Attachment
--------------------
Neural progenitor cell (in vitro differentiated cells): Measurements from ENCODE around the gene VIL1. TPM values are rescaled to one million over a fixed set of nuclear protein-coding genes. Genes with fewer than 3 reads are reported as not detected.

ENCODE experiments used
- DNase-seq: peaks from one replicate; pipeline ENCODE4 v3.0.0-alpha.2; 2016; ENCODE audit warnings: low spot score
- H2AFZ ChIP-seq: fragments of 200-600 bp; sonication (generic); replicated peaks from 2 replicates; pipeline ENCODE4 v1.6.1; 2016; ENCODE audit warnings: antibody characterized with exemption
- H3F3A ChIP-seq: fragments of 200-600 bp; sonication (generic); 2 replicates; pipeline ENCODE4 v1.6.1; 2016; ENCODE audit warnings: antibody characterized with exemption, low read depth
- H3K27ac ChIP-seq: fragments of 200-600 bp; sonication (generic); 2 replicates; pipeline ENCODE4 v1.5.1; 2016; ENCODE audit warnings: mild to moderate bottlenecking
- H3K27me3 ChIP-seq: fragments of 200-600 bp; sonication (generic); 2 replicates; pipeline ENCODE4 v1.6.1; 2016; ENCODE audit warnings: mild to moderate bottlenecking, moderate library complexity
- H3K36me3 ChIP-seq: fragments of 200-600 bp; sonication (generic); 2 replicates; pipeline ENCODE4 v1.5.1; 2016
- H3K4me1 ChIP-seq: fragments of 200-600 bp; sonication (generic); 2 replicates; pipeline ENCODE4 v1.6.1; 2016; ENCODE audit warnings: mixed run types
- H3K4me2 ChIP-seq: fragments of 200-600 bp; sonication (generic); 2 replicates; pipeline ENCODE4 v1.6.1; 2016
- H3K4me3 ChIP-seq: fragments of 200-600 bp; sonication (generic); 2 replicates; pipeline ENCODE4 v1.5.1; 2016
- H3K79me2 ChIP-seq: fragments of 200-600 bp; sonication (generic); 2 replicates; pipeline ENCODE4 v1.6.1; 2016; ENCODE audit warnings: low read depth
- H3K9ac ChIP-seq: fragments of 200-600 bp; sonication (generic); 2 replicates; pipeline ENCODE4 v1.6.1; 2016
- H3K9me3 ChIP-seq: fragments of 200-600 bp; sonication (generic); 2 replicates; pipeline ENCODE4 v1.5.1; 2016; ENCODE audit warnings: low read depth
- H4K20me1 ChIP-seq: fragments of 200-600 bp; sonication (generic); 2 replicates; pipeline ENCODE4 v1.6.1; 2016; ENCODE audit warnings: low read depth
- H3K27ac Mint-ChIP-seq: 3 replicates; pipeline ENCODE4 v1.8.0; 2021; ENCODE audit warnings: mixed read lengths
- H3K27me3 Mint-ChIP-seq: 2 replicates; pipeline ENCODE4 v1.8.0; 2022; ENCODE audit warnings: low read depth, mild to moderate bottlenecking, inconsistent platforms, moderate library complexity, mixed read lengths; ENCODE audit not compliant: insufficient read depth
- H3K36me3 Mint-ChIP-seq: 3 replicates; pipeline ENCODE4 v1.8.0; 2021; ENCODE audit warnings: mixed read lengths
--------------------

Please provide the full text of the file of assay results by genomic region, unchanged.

Neural progenitor cell (in vitro differentiated cells): Measurements from ENCODE around the gene VIL1. TPM values are rescaled to one million over a fixed set of nuclear protein-coding genes. Genes with fewer than 3 reads are reported as not detected.

ENCODE experiments used
- DNase-seq: peaks from one replicate; pipeline ENCODE4 v3.0.0-alpha.2; 2016; ENCODE audit warnings: low spot score
- H2AFZ ChIP-seq: fragments of 200-600 bp; sonication (generic); replicated peaks from 2 replicates; pipeline ENCODE4 v1.6.1; 2016; ENCODE audit warnings: antibody characterized with exemption
- H3F3A ChIP-seq: fragments of 200-600 bp; sonication (generic); 2 replicates; pipeline ENCODE4 v1.6.1; 2016; ENCODE audit warnings: antibody characterized with exemption, low read depth
- H3K27ac ChIP-seq: fragments of 200-600 bp; sonication (generic); 2 replicates; pipeline ENCODE4 v1.5.1; 2016; ENCODE audit warnings: mild to moderate bottlenecking
- H3K27me3 ChIP-seq: fragments of 200-600 bp; sonication (generic); 2 replicates; pipeline ENCODE4 v1.6.1; 2016; ENCODE audit warnings: mild to moderate bottlenecking, moderate library complexity
- H3K36me3 ChIP-seq: fragments of 200-600 bp; sonication (generic); 2 replicates; pipeline ENCODE4 v1.5.1; 2016
- H3K4me1 ChIP-seq: fragments of 200-600 bp; sonication (generic); 2 replicates; pipeline ENCODE4 v1.6.1; 2016; ENCODE audit warnings: mixed run types
- H3K4me2 ChIP-seq: fragments of 200-600 bp; sonication (generic); 2 replicates; pipeline ENCODE4 v1.6.1; 2016
- H3K4me3 ChIP-seq: fragments of 200-600 bp; sonication (generic); 2 replicates; pipeline ENCODE4 v1.5.1; 2016
- H3K79me2 ChIP-seq: fragments of 200-600 bp; sonication (generic); 2 replicates; pipeline ENCODE4 v1.6.1; 2016; ENCODE audit warnings: low read depth
- H3K9ac ChIP-seq: fragments of 200-600 bp; sonication (generic); 2 replicates; pipeline ENCODE4 v1.6.1; 2016
- H3K9me3 ChIP-seq: fragments of 200-600 bp; sonication (generic); 2 replicates; pipeline ENCODE4 v1.5.1; 2016; ENCODE audit warnings: low read depth
- H4K20me1 ChIP-seq: fragments of 200-600 bp; sonication (generic); 2 replicates; pipeline ENCODE4 v1.6.1; 2016; ENCODE audit warnings: low read depth
- H3K27ac Mint-ChIP-seq: 3 replicates; pipeline ENCODE4 v1.8.0; 2021; ENCODE audit warnings: mixed read lengths
- H3K27me3 Mint-ChIP-seq: 2 replicates; pipeline ENCODE4 v1.8.0; 2022; ENCODE audit warnings: low read depth, mild to moderate bottlenecking, inconsistent platforms, moderate library complexity, mixed read lengths; ENCODE audit not compliant: insufficient read depth
- H3K36me3 Mint-ChIP-seq: 3 replicates; pipeline ENCODE4 v1.8.0; 2021; ENCODE audit warnings: mixed read lengths